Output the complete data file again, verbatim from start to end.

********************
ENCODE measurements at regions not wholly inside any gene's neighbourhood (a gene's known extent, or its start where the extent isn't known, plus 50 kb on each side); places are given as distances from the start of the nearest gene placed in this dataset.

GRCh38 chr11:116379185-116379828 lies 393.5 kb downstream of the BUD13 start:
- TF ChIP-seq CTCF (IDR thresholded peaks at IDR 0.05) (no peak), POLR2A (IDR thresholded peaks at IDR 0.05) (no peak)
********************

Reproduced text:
ENCODE measurements at regions not wholly inside any gene's neighbourhood (a gene's known extent, or its start where the extent isn't known, plus 50 kb on each side); places are given as distances from the start of the nearest gene placed in this dataset.

GRCh38 chr11:116379185-116379828 lies 393.5 kb downstream of the BUD13 start:
- TF ChIP-seq CTCF (IDR thresholded peaks at IDR 0.05) (no peak), POLR2A (IDR thresholded peaks at IDR 0.05) (no peak)